Not any more

RIM allows India access to encrypted BlackBerry messages

In Canada on August 13, 2010 at 19:37

Reports that BlackBerry’s Canadian maker has agreed to provide India with tools to read its encrypted data did not come as a surprise to industry watchers on Friday.

India is one of the most, if not the most, lucrative countries for Research In Motion right now and key to the company’s global expansion, said Carmi Levy, an independent technology analyst in London, Ont.

"India is an absolute gold mine," he said. "They can’t afford to say no."

As competitors eat into RIM’s once-dominant share of the North American smartphone market, the Waterloo, Ont.-based company has had to look abroad for opportunities to grow.

During the last fiscal year, 37 per cent of RIM’s $15 billion in revenue came from outside North America, up from 23 per cent about five years ago.

"They’ve put all their eggs in the global-expansion basket," Levy said.

Citing anonymous sources, the Reuters News Agency reported Friday that RIM had agreed to give India access to encrypted corporate emails and messaging services.

India had threatened to shut down those services if RIM didn’t comply.

The move comes on the heels of another deal reported earlier this week between RIM and Saudi Arabia that would see the company give up codes for its BlackBerry Messenger users.

"I suspect that you will start to see a string of countries announcing that they have reached a deal for some sort of access to BlackBerry data," said Joe Compeau, an information systems expert at the University of Western Ontario.

The United Arab Emirates, Lebanon and Algeria have also approached RIM about getting keys to the company’s security kingdom.

In a way, RIM has become a victim of its own security prowess, experts say.

The company’s robust end-to-end encryption means that as soon as a message is sent it’s scrambled into a bunch of gobbledygook until it is received.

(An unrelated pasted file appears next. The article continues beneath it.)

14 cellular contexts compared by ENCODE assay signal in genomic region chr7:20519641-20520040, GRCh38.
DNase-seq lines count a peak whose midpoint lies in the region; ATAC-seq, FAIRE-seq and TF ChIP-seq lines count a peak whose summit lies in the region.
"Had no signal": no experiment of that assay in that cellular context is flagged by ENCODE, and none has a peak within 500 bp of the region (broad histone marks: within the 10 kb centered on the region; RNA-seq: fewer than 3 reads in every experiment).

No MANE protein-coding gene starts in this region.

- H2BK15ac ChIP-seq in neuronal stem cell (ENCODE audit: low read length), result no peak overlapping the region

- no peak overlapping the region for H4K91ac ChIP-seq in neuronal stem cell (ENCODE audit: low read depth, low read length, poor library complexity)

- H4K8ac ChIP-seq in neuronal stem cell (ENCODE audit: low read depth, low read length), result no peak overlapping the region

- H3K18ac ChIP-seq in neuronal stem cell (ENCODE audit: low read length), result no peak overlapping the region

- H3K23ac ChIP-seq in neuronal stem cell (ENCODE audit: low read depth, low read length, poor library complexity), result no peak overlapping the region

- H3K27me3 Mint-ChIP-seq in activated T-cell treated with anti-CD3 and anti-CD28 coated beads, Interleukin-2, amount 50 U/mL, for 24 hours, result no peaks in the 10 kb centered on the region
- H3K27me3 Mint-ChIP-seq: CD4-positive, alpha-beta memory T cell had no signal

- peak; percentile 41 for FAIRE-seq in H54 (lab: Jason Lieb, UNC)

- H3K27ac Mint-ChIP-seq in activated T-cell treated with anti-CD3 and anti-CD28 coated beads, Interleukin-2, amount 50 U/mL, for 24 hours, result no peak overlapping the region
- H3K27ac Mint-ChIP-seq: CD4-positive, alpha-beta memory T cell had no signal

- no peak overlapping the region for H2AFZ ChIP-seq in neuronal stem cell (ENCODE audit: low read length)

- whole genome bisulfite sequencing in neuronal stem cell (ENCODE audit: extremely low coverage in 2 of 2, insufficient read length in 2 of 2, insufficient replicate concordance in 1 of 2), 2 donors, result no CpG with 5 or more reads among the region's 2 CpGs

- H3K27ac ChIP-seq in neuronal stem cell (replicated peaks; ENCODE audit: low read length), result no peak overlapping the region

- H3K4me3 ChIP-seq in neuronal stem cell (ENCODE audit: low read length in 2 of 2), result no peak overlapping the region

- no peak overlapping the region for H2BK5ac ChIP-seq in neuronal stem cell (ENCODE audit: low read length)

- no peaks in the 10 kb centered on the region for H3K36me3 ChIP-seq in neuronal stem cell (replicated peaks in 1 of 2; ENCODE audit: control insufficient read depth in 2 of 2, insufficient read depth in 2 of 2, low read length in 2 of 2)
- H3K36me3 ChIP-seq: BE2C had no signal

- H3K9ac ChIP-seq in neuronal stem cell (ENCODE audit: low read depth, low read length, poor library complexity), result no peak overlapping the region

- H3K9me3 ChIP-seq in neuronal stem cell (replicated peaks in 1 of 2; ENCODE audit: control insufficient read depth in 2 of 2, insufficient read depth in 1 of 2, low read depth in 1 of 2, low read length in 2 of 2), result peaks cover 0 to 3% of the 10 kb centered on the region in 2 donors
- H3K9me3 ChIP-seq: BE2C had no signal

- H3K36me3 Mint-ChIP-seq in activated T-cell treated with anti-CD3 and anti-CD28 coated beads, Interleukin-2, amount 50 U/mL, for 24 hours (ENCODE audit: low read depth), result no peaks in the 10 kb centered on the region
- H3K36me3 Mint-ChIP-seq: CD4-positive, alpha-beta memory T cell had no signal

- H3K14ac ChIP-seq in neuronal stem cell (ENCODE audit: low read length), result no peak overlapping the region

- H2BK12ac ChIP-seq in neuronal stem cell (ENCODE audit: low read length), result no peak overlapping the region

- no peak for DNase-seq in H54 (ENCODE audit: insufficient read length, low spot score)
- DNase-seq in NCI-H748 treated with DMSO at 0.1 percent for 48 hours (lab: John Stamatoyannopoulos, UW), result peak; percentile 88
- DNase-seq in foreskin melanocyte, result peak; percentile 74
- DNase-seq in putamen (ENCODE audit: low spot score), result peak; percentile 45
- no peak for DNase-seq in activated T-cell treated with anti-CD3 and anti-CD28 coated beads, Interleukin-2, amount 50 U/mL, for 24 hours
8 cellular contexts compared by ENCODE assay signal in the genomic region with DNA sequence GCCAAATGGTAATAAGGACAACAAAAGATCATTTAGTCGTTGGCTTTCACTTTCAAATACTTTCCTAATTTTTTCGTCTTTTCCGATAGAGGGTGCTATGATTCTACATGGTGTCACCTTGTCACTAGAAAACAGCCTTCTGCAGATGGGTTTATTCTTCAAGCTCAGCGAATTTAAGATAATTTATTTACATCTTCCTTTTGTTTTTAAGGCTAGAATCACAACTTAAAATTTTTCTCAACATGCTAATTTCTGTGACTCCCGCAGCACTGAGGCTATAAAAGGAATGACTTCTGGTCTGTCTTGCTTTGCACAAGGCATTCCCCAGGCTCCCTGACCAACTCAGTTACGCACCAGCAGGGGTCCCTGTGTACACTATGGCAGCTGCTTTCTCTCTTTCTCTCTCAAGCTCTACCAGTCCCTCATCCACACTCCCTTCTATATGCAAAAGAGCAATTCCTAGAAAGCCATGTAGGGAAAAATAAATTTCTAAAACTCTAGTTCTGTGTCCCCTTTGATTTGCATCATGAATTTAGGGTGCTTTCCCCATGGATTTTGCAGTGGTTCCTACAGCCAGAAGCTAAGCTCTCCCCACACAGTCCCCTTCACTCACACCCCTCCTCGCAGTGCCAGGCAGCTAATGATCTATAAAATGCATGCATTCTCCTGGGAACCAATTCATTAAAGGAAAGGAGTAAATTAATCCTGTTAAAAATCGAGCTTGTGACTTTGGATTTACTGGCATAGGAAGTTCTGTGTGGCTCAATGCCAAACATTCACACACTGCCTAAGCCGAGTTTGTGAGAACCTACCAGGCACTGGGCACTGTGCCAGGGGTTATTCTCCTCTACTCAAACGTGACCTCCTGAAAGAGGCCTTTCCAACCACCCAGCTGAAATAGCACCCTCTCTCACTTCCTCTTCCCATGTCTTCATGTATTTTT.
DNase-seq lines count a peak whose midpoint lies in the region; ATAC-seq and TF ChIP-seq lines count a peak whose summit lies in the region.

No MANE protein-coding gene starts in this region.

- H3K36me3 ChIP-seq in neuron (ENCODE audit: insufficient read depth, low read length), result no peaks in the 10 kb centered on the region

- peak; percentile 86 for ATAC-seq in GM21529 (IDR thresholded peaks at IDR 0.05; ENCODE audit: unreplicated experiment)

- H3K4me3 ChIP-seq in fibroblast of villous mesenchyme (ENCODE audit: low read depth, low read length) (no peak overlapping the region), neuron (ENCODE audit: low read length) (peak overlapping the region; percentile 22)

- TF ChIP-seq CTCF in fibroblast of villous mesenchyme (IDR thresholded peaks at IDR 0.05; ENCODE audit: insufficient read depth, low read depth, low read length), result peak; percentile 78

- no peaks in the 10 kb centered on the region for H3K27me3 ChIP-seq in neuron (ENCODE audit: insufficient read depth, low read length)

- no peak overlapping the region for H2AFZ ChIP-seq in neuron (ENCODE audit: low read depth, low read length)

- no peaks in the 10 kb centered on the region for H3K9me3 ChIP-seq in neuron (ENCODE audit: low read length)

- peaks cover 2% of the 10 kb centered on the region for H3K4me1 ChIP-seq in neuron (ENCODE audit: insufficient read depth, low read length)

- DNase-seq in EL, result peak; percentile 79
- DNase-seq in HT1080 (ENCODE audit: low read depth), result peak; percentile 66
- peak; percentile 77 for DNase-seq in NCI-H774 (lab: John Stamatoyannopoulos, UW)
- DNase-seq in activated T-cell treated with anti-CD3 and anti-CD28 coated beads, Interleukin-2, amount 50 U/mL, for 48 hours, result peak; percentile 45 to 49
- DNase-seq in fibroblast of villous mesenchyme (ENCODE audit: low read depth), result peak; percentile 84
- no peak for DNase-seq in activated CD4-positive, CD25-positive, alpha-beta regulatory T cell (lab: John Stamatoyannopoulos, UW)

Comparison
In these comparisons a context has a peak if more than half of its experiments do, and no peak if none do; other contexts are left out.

While that’s good for consumers, it’s proven frustrating for some foreign countries. Those countries have said they want to be able to decode such information to combat terrorism and for internal security reasons, but it’s likely that some of them just want to be able to snoop on their citizens, Levy said.

RIM has reportedly been trying to reassure its corporate clients in recent days about the security of their email services. But Levy said Canadians who do business in some of these overseas countries may now have to start being a little more guarded about the information they dispatch using their wireless devices.

"When you travel abroad, you’re always subject to local law. Those protections of privacy and confidentiality that we take for granted here simply don’t exist there," he said.

Levy said corporate IT buyers may now also think twice about going with RIM products.

"Many consumers bought BlackBerry with the assumption that the platform was inviolable. The fact that they’re negotiating (with some countries), that assumption is no longer in place," he said.

Here in Canada, the average BlackBerry user probably doesn’t have much to worry about, experts say. A monumental engineering and academic feat is still needed to intercept BlackBerry transmissions and unscramble data.

And if Canadian police or government agencies want to access that data, they still have to go to court and get a warrant.

With files from Reuters

© Copyright (c) Postmedia News

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